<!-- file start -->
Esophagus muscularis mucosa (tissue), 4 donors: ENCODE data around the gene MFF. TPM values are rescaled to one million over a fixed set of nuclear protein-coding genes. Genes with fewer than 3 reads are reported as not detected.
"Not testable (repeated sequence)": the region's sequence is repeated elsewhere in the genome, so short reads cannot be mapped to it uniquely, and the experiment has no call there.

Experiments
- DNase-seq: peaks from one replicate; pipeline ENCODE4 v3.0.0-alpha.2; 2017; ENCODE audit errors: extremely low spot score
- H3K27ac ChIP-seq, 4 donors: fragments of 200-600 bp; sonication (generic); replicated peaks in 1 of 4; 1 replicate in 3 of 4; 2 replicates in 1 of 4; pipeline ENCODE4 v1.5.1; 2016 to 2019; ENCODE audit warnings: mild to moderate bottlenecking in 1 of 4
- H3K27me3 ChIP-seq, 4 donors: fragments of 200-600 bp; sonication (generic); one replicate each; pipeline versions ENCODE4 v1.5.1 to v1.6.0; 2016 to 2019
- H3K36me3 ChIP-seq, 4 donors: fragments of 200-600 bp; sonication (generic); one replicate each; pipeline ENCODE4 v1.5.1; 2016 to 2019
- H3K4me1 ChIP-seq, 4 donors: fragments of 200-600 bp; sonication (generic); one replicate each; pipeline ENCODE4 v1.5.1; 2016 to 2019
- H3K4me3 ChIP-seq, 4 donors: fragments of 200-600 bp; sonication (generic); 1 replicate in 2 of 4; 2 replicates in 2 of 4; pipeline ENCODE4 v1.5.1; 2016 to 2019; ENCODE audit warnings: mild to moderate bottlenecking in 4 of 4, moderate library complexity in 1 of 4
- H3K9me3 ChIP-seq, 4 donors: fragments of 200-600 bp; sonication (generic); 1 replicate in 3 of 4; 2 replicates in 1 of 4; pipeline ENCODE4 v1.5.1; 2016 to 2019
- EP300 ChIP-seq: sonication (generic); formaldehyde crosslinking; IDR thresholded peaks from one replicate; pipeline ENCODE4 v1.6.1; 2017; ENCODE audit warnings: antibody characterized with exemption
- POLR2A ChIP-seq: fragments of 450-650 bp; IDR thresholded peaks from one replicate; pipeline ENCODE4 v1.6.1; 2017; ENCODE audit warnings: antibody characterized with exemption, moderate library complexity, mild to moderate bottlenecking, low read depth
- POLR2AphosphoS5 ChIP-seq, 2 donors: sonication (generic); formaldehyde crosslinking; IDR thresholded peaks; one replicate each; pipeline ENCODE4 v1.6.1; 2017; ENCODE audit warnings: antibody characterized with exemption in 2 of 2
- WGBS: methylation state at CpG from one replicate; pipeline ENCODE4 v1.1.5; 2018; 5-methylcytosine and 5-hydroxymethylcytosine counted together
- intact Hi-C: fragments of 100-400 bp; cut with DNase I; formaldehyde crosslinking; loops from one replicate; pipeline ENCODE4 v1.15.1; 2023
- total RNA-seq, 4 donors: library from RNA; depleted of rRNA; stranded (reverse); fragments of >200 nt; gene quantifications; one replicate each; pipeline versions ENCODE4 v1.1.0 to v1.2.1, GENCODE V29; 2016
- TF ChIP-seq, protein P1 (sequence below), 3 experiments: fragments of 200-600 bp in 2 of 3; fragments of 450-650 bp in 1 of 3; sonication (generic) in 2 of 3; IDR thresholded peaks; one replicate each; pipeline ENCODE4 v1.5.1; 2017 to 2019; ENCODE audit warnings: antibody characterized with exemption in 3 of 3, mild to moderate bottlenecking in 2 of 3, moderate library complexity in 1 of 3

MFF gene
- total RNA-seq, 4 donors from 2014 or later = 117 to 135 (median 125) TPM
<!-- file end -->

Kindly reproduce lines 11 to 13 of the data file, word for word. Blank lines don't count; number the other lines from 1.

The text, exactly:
- EP300 ChIP-seq: sonication (generic); formaldehyde crosslinking; IDR thresholded peaks from one replicate; pipeline ENCODE4 v1.6.1; 2017; ENCODE audit warnings: antibody characterized with exemption
- POLR2A ChIP-seq: fragments of 450-650 bp; IDR thresholded peaks from one replicate; pipeline ENCODE4 v1.6.1; 2017; ENCODE audit warnings: antibody characterized with exemption, moderate library complexity, mild to moderate bottlenecking, low read depth
- POLR2AphosphoS5 ChIP-seq, 2 donors: sonication (generic); formaldehyde crosslinking; IDR thresholded peaks; one replicate each; pipeline ENCODE4 v1.6.1; 2017; ENCODE audit warnings: antibody characterized with exemption in 2 of 2